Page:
First, the surface of the media fed from the tray is illuminated by an LED and photographed by a CMOS sensor to measure bumps in the surface. Next, the media is bombarded with ultrasonic waves, and the paper weight1 is measured based on the ultrasonic waves that pass through. These two types of information are compared to data stored inside the printer's data library, and the printer automatically determines which of six types of media2 is being used, enabling printing with optimal settings for that media type. Using ultrasonic sensors makes possible higher precision media sensing compared with conventional products.

The data library used to automatically determine the media was made by analyzing the surface images of several thousand media types. Laser printers and MFDs with automatic media sensing technology offer stable, high-image-quality print performance regardless of the media used, and without inconvenience to the user.

  • 1 Paper weight
    A unit used to indicate the paper quality based on its thickness. The weight of the paper is expressed in grams per m².
  • 2 Six types of media
    Plain paper, bond paper (high-quality paper used for checks, stock certificates, high-end office stationery, etc.), thin paper, thick paper, glossy paper (glossy paper used for photo prints, etc.), and glossy film (glossy resin film).


How the Type of Media Is Determined


CMOS Sensor and Ultrasonic Sensors


Media Surface Images

On-Demand Fixing Technology that Helps Improve Productivity and Save Energy

#Mechanical engineering#Electrical engineering#Physics#Environmental awareness

For laser printers and MFPs, heat is applied to melt the toner powder, and then a pressure roller is used to apply pressure and fix the toner to the media.
The fixing technology widely used until now involved using a halogen heater built into the fixing roller to apply heat (radiant heat) to warm it. However, when using this method, the fixing roller was slow to heat up. As a result, not only did it take longer to start printing, it was also necessary to constantly apply heat to the fixing roller while the printer was on standby. Canon tackled this issue early on and developed an on-demand fixing unit comprising fixing film with a low thermal capacity and a ceramic heater used to apply heat directly to the film. Because Canon's on-demand fixing technology eliminates the need to apply heat while the printer is on standby, and because heat is instantaneously applied when the heater is activated upon receiving a printing command, the technology makes it possible to reduce the time until printing starts from several minutes to several seconds. In addition to achieving a high-speed FPOT (First Print Out Time: the time until the first sheet of media is printed), this revolutionary technology eliminates the power consumption formerly necessary to apply heat while the printer was on standby, thereby significantly reducing energy costs. Canon is continuing to pursue the development necessary to further increase this speed and incorporate its on-demand fixing technology into its full range of print products.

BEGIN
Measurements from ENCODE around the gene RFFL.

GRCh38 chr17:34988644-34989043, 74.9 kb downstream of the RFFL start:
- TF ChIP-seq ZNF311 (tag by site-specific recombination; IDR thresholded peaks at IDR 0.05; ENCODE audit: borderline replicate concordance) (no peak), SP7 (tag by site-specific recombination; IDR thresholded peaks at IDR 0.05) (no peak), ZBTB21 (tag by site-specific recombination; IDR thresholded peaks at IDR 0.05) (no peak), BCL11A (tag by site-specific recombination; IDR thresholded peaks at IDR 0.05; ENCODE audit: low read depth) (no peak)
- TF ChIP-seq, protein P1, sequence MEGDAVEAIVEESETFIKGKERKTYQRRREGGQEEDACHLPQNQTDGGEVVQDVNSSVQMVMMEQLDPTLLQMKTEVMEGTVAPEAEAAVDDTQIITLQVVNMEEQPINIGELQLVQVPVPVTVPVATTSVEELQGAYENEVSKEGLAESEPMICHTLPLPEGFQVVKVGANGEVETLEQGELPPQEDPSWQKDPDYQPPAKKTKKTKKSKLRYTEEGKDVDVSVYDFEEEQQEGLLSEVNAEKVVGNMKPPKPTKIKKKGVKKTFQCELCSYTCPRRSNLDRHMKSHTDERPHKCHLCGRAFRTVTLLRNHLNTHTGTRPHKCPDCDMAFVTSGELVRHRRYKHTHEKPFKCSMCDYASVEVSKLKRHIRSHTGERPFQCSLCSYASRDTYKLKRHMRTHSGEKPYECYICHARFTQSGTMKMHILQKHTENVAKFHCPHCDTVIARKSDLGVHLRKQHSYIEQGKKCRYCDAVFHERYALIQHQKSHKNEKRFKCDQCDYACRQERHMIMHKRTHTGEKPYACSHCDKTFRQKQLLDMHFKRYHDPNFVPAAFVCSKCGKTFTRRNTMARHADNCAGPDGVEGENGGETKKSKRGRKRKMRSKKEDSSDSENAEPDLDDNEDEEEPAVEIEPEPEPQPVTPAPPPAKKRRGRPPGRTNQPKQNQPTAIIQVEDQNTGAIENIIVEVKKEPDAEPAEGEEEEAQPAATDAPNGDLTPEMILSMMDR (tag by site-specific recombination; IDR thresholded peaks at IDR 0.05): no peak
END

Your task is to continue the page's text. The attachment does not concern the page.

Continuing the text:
Color On-Demand Fixing Technology (1 minute, 34 seconds)

4-in-1 Ultra-Slim Laser Scanner: Helping Make Products More Compact

#Mechanical engineering#Electrical engineering#Physics#Environmental awareness

A laser scanner is a device that uses light to project an image onto a photosensitive drum. With conventional laser scanners, each of the four photosensitive drums requires its own laser scanner. Canon's 4-in-1 Laser Scanner is a single scanner unit that projects four laser beam colors onto a polygon mirror at oblique angles, splitting the light path into four directions to guide each beam towards its respective photosensitive drum. Positioning the polygon mirror at a low level in the center of the scanner unit and meticulously designing the paths of the beams made it possible to develop a 4-in-1 Ultra-Slim Laser Scanner achieving a minimal overall height for laser printers and MFP bodies.


4-in-1 Ultra-Slim Laser Scanner